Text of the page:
Now in the forefront of the 28-year-old company, Cooper’s performance of this great dramatic male figure is being compared to Baryshnikov and Edward Villella. “From the opening scene,” says Cooper, “I thought about an obnoxious young boy. You say, ‘You have to go to school.’ And he says, ‘Forget school. I’m going to party.” Dance Theatre of Harlem’s next New York season is in 1997.

​Peter Boal 02

Peter Boal with Helene Alexopoulos, in The Prodigal Son with The New York City Ballet, 1996.

He is the perfect example of the Balanchine male dancer, next in the line of Peter Martins and Erick Bruhn. Since his debut at nine as the young prince in Balanchine’s The Nutcracker, Peter Boal has been one of the only first-rate principal dancers completely trained in the Balanchine idiom. Still with The New York City Ballet since his debut in 1981, Boal has danced the complete circumference of the legendary choreographer’s vernacular.

Now 30, Boal says, “I reach for a higher level of excellence each year. I’m at a great point in my career and now must maintain Balanchine’s standard of quality.” Jerome Robbins asked specifically to coach Boal in the role of Prodigal Son, which he had danced in 1950 when he partnered Maria Tallchief, Balanchine’s muse and wife at the time. This season Boal will dance the role of Prodigal Son, partnered by Maria Tallchief’s protégé, Helene Alexopoulos.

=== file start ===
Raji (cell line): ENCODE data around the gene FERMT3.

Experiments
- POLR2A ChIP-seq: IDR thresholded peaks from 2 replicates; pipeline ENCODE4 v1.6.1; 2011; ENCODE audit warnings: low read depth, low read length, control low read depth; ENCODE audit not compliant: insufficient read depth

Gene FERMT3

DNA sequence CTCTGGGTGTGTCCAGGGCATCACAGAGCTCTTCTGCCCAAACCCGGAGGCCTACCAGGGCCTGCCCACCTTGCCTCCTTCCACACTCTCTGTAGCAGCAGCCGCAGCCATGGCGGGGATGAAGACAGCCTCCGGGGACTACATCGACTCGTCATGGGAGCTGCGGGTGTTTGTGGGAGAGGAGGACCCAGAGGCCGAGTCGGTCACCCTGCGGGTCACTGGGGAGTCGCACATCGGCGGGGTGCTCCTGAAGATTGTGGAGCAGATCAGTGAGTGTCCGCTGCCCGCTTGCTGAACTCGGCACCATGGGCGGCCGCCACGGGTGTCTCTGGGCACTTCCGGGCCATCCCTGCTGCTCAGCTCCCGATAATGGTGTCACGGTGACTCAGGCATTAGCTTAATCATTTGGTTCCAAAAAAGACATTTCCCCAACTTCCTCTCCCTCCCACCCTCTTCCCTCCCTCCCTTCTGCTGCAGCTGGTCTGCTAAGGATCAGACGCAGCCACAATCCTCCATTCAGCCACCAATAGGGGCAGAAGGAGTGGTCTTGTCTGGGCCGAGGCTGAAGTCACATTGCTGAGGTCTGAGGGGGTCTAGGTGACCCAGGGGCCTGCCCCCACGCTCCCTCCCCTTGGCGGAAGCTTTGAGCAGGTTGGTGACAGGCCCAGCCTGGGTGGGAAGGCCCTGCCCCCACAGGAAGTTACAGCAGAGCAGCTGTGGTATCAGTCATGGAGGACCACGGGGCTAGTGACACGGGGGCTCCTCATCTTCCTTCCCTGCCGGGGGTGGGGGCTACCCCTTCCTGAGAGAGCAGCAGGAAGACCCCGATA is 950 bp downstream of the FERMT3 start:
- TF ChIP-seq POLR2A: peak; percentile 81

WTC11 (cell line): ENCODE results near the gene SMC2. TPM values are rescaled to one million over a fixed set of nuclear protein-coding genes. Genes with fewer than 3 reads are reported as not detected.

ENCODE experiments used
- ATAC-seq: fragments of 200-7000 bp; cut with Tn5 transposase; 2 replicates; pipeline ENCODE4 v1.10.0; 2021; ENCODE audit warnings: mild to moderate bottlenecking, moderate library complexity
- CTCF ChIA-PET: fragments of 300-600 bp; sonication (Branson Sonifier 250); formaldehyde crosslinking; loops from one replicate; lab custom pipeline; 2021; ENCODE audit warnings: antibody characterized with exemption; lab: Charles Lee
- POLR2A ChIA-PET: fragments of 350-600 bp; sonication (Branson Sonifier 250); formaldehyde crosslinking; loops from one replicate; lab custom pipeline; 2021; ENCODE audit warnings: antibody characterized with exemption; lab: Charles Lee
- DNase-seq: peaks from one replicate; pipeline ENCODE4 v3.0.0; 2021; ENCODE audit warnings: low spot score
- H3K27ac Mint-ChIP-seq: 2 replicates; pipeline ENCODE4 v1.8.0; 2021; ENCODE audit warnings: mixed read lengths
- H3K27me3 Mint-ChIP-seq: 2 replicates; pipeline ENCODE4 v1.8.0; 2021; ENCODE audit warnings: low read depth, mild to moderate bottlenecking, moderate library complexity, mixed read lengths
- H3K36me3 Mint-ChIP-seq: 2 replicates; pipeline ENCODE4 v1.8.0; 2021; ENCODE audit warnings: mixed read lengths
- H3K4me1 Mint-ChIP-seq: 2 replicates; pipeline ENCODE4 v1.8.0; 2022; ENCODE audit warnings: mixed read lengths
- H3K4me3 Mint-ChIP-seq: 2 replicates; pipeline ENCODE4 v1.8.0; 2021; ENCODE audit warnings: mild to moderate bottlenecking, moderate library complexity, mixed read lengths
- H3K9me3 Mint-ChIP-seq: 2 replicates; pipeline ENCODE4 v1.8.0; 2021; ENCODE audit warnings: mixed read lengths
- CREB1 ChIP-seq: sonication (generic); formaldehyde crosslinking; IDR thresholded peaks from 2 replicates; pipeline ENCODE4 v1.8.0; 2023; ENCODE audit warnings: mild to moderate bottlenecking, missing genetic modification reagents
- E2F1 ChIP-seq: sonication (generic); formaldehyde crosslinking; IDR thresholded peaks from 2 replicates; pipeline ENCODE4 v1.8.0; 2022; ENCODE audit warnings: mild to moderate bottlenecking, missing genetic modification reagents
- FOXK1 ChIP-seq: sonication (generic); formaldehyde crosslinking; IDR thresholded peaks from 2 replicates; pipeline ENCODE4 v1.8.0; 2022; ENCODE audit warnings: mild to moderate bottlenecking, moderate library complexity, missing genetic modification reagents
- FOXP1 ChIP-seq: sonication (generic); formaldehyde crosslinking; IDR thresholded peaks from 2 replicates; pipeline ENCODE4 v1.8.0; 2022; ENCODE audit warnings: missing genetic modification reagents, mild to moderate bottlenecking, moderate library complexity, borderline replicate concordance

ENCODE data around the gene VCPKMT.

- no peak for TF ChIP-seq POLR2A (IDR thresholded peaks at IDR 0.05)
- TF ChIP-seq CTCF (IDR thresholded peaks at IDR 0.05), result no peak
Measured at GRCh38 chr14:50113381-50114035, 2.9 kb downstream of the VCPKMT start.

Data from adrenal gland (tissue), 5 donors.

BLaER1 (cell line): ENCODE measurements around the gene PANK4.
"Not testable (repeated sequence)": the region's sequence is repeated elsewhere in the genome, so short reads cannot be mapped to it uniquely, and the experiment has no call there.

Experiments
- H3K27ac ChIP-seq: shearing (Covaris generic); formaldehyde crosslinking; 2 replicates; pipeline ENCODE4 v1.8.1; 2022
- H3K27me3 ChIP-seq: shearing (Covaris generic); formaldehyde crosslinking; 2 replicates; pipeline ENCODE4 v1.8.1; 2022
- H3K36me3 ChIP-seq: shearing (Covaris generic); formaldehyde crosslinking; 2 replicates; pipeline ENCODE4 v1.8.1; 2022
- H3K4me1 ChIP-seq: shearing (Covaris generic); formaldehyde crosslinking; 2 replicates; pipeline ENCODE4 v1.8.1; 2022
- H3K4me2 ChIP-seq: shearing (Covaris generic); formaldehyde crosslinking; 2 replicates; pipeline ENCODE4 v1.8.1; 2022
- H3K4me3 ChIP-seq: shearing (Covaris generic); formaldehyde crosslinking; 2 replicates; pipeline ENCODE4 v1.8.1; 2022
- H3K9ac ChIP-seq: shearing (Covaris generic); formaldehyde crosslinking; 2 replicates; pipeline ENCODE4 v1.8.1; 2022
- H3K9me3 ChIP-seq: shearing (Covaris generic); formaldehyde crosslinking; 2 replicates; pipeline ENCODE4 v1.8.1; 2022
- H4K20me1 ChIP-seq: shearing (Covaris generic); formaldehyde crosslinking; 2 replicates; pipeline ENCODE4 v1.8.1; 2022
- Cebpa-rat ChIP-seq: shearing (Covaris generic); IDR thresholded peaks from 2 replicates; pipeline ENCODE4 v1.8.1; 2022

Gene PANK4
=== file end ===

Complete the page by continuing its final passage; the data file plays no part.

Tom McKitterick is a New York based photojournalist. His documentation of ACTUP appears in Donald Crimp’s book AIDS Demographics. He has exhibited at White Columns and the DIA Foundation.

Robert Tracy is a former professional dancer. His new dance book, Goddess Martha Graham’s Dancers Remember, will be published by Limelight Editions in January 1997.

Karole Armitage by Lukas Ligeti
Karole Armitage 01
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On writing about performance and relationship paradigms.

Architecture as Metaphor: William Forsythe and Tino Sehgal at A Prelude to The Shed by Cory Nakasue
Shed Prelude 01

A taste of what’s to come at Manhattan’s new space for multidisciplinary programming.

“O my body, make of me always a man who questions!”: Shikeith Interviewed by Jessica Lanay
An video still image of the face of a Black man covered in sweat while lying on the floor.

Photography, sculpture, installation, and performance that illuminate Black queer experience.

Originally published in

BOMB 57, Fall 1996

Featuring interviews with Jasper Johns, Tobias Wolff, Laurie Simmons, Sapphire, Scott Elliott, Brenda Blethyn, Craig Lucas, Suzannah Lessard & Honor Moore, Peter Dreher, and Richard Einhorn.

Read the issue
Issue 57 057  Fall 1996